After a beer-fueled debate with friends about the worst bikes ever, Anders Carlson was the proud new owner of a 1974 Honda CB360 with plans to go racing. What could go wrong?
Good times usually beget the worst ideas. At our 2013 annual ride to southeast Wisconsin, a beer-fueled debate broke out about the worst bike people had ever owned.
Post-Meriden Triumphs, “free” Japanese barn finds and bikes made of “unobtanium” were all mentioned, but Kris Baustert outdid everybody with the tale of a 1974 Honda CB360 so reviled he named it “Hellbitch.” It stranded him three times and his wife once. Broken down between Kalamazoo, Michigan, and Chicago, Illinois, Hellbitch and his wife caught a ride home in a windowless van filled with chains from a stranger who turned out to be a carpenter and a good Samaritan. On cue, everyone chimed in with their own tales of CB360 woe. Worst bike ever, they all said. It replaced the beloved CB350, using a bigger engine with less horsepower and no parts compatibility. The cam chain tensioner design was awful and cam chain guides would fail, taking the cam chain for a ride to the bottom of the crankcase: It was an IED.
“But if you fix them, they’re not that bad?” I asked. Kris told me to buy Hellbitch and suggested an unprintable place to park it. Sensing a bet, I said, “Tell you what, I’ll fix it and race it.” Great laughter followed, as the CB360 isn’t legal to race in any class where it would be remotely competitive. But the idea had legs. I’d fix the unfixable, race the unraceable and do the unthinkable. She supposedly had good compression, and even had the “:” recall mark stamped on the engine case, indicating the bad cam chain guides were replaced. A bet is a bet, so I bought Hellbitch.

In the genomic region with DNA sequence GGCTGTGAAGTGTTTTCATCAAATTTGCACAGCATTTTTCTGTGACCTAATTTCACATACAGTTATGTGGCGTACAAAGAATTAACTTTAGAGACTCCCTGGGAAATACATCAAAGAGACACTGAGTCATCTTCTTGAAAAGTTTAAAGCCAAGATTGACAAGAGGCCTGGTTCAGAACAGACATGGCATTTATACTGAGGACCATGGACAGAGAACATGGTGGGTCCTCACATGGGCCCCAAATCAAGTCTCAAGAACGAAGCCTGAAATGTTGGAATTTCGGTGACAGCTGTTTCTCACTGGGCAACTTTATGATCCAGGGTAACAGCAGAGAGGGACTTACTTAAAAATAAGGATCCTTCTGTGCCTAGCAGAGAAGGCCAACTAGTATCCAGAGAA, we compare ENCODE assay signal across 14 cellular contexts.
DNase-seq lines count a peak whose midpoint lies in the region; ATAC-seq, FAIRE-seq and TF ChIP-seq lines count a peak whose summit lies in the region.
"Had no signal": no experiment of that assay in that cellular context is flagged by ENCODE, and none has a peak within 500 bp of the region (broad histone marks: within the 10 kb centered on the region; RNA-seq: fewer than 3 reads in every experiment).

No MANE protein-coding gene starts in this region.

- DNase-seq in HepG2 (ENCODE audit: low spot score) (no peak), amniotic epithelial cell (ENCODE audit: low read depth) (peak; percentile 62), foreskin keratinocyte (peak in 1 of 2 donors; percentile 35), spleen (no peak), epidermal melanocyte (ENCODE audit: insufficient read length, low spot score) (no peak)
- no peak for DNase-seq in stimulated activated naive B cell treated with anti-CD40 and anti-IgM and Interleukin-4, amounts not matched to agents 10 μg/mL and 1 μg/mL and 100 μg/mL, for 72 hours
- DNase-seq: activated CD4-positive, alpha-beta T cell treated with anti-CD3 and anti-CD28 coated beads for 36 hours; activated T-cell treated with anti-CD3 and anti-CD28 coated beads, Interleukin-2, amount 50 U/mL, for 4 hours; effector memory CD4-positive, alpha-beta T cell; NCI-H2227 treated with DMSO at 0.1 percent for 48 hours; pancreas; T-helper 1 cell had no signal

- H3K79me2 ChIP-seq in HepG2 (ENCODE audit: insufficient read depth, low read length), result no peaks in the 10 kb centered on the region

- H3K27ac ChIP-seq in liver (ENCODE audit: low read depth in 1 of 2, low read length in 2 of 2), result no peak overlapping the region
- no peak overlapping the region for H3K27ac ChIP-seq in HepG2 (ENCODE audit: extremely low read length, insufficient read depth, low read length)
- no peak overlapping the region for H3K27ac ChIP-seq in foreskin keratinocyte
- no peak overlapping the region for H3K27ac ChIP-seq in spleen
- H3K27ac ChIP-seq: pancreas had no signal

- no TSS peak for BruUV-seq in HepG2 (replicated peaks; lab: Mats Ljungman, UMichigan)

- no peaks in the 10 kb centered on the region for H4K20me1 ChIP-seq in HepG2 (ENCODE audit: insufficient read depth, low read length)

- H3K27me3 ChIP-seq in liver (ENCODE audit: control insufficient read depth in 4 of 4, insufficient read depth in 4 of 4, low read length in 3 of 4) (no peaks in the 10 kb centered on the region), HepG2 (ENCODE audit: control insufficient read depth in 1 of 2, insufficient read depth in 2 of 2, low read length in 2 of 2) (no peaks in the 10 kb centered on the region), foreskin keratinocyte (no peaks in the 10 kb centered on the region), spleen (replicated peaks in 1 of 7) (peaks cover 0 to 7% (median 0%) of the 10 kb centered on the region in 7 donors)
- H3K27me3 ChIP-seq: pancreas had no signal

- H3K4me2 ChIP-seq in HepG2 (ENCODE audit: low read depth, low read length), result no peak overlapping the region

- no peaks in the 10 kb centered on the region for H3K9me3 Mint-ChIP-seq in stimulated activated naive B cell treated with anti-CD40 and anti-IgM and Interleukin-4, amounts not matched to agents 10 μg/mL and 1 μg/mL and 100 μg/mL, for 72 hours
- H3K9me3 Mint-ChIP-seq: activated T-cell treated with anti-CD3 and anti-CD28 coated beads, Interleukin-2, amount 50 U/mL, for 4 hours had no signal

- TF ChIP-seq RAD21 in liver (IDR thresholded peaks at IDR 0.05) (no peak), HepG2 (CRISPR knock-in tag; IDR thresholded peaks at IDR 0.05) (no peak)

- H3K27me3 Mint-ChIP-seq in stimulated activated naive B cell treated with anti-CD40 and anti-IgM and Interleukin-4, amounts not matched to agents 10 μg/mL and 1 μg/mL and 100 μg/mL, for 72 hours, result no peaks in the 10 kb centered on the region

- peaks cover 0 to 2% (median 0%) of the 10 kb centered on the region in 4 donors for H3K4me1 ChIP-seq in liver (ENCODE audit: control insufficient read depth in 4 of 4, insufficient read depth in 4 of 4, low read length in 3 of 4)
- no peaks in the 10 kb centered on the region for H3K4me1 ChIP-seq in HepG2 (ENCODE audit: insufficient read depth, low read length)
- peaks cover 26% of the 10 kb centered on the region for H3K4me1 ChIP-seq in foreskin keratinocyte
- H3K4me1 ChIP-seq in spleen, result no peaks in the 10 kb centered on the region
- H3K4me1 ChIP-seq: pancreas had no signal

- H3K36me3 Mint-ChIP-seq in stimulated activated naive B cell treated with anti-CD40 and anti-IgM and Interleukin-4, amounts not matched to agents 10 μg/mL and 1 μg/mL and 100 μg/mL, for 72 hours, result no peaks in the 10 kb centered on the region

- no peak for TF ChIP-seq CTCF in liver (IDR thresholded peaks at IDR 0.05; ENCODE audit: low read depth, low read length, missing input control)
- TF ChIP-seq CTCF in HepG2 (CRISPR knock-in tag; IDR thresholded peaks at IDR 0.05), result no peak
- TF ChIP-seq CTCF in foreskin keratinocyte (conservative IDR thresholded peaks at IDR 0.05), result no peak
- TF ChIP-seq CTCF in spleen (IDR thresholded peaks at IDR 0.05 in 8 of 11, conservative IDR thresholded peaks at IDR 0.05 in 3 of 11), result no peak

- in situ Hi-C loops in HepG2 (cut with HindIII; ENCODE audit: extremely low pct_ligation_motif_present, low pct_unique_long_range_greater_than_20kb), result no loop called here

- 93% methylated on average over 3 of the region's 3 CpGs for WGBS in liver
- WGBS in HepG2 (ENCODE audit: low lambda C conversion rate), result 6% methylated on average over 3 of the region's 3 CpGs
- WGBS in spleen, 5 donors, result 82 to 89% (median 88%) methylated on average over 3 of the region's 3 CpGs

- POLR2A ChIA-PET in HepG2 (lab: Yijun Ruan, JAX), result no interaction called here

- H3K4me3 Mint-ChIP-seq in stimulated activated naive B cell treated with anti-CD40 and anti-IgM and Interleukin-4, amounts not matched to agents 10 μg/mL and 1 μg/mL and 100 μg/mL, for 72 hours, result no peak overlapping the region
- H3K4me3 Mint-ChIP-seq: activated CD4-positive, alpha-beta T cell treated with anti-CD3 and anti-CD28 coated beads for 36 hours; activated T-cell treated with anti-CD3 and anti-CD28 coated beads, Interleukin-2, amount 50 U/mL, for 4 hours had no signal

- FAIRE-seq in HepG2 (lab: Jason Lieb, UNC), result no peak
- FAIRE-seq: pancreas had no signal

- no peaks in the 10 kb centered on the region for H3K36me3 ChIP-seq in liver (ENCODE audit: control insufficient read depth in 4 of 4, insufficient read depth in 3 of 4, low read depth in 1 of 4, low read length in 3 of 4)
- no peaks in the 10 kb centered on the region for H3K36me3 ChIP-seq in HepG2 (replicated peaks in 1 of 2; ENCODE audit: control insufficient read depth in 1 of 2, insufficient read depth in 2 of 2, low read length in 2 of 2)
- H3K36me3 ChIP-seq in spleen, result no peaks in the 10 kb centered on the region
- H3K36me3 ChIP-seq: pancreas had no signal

The most important thing in racing is finishing. Modifications come at the expense of reliability. The search for extra horsepower can push an engine past its abilities. My approach is to leave my engine safely underpowered. This bike is going to be a faith-based initiative — I’m praying it doesn’t blow up. Regardless, plenty of work goes into the first track day. The wiring harness is removed in favor of a total-loss electrical system, leaving only three wires — battery to “on” switch, to kill switch, to coils. A lithium battery saves 5 pounds. I bump the main jets from 100 to 110 and ditch the air filter. The front fender gets chopped, Avons get fitted to stock rims, and that’s it. Someone threw out their Ducati bodywork in my alley, so hello, classy belly pan.
Blackhawk Farms is a 1.95-mile, seven-turn track in South Beloit, Illinois. It’s perfect for sorting out problems before my first race at Road America. But my third lap finds me creating a new problem when I shift down instead of up, burying the tach into redline with immediate consequences: I grenade the engine. “Grenade” is no exaggeration. Limping to pit lane, I find chunks of metal exiting the left carb. These metal bits later fill two mason jars. The autopsy reveals the piston was forced into a death match with the intake valve. Then the connecting rod beat the winner to death.
There are three weeks to rebuild. When you race crappy bikes, people simply give you spare engines. But they’re free for a reason. One’s stuck and the other has cobwebs inside. I manage to put together one-and-a-half engines by 3 a.m. the night before leaving for Elkhart Lake, Wisconsin. Once at Road America, I finally safety wire the bike, but discover the clutch gasket has failed, making my bike the Exxon Valdez II. Total loss ignition meant removing the stator, so there are no marks to time the engine. Back on it goes. I fire it up but discover the oil slinger is filled with cobwebs turned sludge. Everything has to be safety wired and gasketed again. Everything that can go wrong, does.
I miss Friday practice, but there’s a silver lining. Missing practice means I might make it around the track once. I’m told one lap equals a race “completed,” enough to qualify for the AHRMA date at the Barber Vintage Festival in Leeds, Alabama, in October. I shoot for Saturday, but the tappets need adjusting. The stator cover and shifter come off and need to be safety wired, again. At this point, I just want to complete a single lap so I can qualify. Like early rocket science, there’s one chance to light the fuse to take off. Or blow up.